Tuesday, 24 October 2017 11:55

Spuds rot in wet

Written by  Pam Tipa

Some Pukekohe potato growers are reporting up to 30% losses due to rot, says Potatoes NZ chief executive Chris Claridge.

“We don’t have as many potatoes as we normally do and that is driving up prices,” he told Rural News.

Some processors and some brands are experiencing difficulties with supplies for chips, he says. He does not have the exact detail of the supply chain management behind the scenes.

“We know processors in the North Island must have been affected by the wet weather,” he says.

“It has been raining since March in the north. We have been getting these wet nor’easterlies, which are relatively unusual and there hasn’t been the corresponding dry weather to dry out the fields to harvest or plant.

“So we are behind in the planting.”

Reports are coming from Pukekohe that crops planted in July are rotting because of ongoing rain.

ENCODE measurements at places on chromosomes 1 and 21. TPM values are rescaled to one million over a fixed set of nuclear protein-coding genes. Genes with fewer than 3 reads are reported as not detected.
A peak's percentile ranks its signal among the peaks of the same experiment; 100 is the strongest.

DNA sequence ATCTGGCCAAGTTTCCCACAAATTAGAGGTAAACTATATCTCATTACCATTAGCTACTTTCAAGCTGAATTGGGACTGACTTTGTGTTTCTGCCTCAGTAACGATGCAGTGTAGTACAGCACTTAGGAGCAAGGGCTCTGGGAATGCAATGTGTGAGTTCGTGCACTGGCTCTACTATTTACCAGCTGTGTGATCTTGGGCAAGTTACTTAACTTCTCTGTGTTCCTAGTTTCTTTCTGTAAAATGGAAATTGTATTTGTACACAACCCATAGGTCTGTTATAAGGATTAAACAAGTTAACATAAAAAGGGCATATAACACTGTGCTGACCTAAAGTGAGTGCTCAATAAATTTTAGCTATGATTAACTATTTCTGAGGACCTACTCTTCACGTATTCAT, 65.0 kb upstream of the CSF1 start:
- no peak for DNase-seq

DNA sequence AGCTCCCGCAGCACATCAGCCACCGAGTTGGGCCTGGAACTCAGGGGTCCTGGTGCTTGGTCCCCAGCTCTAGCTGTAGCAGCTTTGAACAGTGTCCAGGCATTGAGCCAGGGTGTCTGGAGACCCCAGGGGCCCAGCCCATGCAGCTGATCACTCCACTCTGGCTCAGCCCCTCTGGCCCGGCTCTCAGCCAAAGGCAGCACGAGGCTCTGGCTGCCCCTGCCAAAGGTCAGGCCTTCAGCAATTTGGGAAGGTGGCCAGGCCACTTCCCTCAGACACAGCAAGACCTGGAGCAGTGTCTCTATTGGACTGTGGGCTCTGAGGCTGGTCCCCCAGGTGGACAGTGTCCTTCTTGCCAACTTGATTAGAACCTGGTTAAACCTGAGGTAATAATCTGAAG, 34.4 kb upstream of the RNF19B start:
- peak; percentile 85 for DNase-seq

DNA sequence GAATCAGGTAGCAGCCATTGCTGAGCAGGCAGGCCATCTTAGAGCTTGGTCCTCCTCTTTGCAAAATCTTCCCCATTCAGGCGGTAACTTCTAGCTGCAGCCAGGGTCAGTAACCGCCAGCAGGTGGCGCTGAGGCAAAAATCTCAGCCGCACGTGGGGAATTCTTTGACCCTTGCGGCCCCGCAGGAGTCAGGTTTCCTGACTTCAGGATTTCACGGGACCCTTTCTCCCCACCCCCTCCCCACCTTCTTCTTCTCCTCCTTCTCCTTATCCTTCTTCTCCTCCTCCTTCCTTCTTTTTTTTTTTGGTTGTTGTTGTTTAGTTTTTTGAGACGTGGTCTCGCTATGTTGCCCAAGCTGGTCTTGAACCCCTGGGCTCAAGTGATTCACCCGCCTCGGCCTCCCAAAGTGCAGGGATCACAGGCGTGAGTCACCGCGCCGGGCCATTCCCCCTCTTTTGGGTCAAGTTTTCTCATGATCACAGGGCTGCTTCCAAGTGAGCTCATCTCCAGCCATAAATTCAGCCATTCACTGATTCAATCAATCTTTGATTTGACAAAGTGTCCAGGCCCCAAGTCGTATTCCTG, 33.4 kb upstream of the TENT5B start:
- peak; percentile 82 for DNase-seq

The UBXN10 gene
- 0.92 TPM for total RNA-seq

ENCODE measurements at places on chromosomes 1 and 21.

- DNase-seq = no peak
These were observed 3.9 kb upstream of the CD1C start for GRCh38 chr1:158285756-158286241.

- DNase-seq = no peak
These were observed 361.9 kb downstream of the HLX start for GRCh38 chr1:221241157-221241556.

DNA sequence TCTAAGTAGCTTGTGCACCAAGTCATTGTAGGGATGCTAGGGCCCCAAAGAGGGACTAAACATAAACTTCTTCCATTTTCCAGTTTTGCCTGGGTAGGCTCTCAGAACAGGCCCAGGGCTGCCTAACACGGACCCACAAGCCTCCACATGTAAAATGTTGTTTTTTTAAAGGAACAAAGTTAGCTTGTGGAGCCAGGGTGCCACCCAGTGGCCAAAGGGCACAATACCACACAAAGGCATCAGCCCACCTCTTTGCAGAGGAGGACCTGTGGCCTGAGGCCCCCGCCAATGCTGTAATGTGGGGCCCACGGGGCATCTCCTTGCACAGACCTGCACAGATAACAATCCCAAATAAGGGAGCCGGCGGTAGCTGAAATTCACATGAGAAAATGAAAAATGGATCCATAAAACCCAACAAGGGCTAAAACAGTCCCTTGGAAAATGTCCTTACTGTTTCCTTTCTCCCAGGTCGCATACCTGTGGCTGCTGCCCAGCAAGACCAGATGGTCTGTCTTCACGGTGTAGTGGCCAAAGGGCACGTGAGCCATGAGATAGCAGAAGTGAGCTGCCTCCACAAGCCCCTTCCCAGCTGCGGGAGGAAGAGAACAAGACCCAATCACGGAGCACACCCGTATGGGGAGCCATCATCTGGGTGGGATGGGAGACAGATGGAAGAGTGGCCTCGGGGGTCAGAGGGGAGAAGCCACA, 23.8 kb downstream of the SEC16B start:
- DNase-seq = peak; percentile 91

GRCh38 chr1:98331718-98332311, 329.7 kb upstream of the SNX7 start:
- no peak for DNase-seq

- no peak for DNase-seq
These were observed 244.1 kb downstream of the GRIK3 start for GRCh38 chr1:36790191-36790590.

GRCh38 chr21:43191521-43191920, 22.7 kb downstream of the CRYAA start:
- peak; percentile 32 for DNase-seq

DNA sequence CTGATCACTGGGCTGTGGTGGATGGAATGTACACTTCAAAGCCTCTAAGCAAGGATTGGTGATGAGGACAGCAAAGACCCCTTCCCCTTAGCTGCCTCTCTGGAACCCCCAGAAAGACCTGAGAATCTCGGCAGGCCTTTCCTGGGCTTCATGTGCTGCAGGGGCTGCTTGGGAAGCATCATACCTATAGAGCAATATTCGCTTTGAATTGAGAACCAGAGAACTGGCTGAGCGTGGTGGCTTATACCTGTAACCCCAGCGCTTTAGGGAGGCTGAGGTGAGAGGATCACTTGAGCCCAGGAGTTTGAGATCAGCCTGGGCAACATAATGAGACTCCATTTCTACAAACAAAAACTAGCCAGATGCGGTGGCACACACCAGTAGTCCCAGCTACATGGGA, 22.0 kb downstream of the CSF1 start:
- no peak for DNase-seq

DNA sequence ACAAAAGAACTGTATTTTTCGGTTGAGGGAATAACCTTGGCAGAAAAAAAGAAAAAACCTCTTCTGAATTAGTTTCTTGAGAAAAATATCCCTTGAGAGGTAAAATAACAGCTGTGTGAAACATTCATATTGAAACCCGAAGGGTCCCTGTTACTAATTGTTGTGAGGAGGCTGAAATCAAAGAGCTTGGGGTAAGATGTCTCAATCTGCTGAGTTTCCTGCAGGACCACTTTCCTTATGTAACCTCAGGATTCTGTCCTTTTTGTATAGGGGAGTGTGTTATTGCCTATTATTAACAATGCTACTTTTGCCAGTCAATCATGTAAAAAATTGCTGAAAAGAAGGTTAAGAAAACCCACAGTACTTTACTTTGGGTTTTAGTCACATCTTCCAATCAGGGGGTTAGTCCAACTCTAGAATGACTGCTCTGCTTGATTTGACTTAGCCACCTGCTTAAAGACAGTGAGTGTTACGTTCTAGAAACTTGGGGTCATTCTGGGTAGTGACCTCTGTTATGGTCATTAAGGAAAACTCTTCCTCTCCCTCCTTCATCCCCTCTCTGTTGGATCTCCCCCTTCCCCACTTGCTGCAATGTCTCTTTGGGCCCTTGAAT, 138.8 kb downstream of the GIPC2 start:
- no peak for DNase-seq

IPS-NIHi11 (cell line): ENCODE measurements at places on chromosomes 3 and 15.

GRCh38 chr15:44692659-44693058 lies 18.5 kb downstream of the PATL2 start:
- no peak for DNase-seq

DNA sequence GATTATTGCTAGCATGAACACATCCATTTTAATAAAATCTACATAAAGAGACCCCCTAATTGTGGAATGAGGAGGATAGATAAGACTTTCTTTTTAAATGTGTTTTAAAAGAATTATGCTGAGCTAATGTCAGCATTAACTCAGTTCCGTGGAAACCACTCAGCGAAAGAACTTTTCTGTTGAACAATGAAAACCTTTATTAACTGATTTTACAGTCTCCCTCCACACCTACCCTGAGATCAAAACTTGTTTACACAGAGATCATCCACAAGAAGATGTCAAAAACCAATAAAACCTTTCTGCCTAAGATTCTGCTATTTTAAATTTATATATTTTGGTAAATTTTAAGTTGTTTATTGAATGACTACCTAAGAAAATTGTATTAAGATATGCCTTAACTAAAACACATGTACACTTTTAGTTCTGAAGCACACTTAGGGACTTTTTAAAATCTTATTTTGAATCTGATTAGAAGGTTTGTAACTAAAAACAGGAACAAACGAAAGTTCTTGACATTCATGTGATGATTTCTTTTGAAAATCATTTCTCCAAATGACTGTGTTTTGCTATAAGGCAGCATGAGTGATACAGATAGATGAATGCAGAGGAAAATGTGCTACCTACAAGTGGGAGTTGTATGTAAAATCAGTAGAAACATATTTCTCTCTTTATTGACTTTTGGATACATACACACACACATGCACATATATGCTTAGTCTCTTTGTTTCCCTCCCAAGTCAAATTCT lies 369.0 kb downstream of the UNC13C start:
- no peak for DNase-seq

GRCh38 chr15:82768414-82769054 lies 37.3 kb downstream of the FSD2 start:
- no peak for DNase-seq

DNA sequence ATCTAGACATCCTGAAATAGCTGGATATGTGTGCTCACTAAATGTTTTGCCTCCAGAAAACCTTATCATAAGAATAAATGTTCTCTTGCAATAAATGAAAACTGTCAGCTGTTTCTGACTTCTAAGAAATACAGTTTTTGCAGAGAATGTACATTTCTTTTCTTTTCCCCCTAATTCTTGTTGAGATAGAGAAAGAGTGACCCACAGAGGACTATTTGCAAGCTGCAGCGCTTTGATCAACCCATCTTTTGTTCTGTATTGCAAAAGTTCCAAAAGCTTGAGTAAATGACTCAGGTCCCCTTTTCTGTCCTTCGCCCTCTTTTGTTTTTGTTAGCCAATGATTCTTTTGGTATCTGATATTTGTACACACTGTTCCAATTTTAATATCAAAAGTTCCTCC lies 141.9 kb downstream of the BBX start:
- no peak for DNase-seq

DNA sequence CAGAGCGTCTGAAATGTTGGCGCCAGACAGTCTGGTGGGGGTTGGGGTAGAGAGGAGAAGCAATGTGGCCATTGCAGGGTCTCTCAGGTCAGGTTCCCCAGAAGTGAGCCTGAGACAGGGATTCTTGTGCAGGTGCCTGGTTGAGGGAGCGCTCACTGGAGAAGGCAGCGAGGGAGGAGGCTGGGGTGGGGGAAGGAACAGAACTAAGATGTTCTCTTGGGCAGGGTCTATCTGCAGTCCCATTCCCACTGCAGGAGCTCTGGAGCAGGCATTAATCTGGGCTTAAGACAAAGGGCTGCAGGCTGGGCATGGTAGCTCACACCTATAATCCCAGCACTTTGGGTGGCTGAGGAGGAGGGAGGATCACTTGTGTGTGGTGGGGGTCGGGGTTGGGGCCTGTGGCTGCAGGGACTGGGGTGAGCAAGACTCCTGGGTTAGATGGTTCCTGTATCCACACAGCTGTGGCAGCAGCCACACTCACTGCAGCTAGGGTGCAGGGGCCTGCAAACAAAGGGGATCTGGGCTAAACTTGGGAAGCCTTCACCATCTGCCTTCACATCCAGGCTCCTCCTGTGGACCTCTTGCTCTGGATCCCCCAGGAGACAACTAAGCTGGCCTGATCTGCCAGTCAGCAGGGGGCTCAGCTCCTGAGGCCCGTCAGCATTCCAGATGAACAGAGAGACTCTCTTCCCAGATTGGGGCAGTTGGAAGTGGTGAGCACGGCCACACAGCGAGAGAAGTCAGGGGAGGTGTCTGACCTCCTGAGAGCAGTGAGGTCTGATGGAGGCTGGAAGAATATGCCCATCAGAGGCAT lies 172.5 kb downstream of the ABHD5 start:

“Some growers are reporting up to 30% losses in Pukekohe due to rot.”

The industry appears to be about one to two weeks behind in planting; most of the processing, i.e. chipping, potatoes get planted this month.

However it depends where the crops are and Claridge says South Island crops are not so affected.

“There has been a fair amount of rain in Canterbury, but not nearly as much as in the North Island. About 50% of the potato crop is grown between Timaru and Rakaia. They are not experiencing the same losses as Pukekohe and seem to be in reasonably good shape.

“The North Island is a different story though. In Pukekohe it still keeps raining,” he says.

“Table-top potatoes grown in Pukekohe will also be affected and some North Island chip processors get their potatoes from Pukekohe, Matamata, Hawkes Bay and Horowhenua. They have all been impacted to a degree.

“There is a general processing potato shortage. Normally those potatoes are grown under contract.”

But he says people shouldn’t worry about potato shortages for Christmas.

“November is new potatoes month -- when new season potatoes become available in supermarkets.”

Claridge says the wet is affecting all vegetable suppliers and overall vegetable prices are 6.5% higher than this time last year.


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